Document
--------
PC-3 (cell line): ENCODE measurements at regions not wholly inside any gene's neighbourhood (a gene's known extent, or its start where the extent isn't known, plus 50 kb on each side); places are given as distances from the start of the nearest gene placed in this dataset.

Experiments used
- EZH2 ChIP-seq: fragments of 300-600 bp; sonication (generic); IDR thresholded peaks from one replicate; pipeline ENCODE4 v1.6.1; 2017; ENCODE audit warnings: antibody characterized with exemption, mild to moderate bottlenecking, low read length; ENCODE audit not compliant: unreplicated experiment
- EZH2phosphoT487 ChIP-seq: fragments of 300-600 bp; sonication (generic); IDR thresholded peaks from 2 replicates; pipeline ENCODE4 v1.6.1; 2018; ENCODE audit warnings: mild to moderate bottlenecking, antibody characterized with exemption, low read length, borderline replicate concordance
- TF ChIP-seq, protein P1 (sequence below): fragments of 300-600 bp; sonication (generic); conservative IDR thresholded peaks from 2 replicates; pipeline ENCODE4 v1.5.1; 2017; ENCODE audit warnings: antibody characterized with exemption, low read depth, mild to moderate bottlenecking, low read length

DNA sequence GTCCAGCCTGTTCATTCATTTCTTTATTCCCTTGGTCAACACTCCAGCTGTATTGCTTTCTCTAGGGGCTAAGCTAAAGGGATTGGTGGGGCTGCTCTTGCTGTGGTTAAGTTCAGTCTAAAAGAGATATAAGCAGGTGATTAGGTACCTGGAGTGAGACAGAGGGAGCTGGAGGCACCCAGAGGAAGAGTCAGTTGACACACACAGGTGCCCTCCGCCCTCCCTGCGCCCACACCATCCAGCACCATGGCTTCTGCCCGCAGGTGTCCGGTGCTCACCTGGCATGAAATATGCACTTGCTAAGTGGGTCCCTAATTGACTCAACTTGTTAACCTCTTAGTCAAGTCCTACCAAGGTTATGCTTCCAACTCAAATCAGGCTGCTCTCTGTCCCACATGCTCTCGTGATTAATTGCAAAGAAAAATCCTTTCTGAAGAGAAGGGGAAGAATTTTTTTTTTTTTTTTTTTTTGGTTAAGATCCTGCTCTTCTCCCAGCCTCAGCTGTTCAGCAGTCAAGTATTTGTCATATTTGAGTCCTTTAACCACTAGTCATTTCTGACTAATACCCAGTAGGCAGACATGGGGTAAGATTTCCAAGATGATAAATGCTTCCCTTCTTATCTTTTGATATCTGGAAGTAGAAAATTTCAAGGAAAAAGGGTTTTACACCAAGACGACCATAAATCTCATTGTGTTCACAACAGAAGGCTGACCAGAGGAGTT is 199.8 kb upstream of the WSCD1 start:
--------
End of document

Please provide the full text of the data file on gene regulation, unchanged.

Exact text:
PC-3 (cell line): ENCODE measurements at regions not wholly inside any gene's neighbourhood (a gene's known extent, or its start where the extent isn't known, plus 50 kb on each side); places are given as distances from the start of the nearest gene placed in this dataset.

Experiments used
- EZH2 ChIP-seq: fragments of 300-600 bp; sonication (generic); IDR thresholded peaks from one replicate; pipeline ENCODE4 v1.6.1; 2017; ENCODE audit warnings: antibody characterized with exemption, mild to moderate bottlenecking, low read length; ENCODE audit not compliant: unreplicated experiment
- EZH2phosphoT487 ChIP-seq: fragments of 300-600 bp; sonication (generic); IDR thresholded peaks from 2 replicates; pipeline ENCODE4 v1.6.1; 2018; ENCODE audit warnings: mild to moderate bottlenecking, antibody characterized with exemption, low read length, borderline replicate concordance
- TF ChIP-seq, protein P1 (sequence below): fragments of 300-600 bp; sonication (generic); conservative IDR thresholded peaks from 2 replicates; pipeline ENCODE4 v1.5.1; 2017; ENCODE audit warnings: antibody characterized with exemption, low read depth, mild to moderate bottlenecking, low read length

DNA sequence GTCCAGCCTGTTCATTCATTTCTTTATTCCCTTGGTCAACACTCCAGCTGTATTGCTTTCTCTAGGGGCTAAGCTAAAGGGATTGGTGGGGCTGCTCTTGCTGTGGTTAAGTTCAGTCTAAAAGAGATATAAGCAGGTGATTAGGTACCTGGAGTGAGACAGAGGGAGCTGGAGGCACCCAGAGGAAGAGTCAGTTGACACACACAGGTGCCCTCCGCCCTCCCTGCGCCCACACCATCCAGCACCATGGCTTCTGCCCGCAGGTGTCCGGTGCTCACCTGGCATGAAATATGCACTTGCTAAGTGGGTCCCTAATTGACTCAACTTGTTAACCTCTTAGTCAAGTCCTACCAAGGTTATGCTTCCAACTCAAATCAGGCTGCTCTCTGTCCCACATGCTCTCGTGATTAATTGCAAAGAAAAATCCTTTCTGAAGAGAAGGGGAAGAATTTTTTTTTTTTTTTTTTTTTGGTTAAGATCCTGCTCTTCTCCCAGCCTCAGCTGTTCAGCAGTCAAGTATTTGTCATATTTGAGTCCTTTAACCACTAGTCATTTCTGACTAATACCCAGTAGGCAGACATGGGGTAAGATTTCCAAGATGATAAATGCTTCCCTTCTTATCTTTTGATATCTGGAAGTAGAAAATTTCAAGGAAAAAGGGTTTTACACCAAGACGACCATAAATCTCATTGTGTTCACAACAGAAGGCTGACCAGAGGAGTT is 199.8 kb upstream of the WSCD1 start: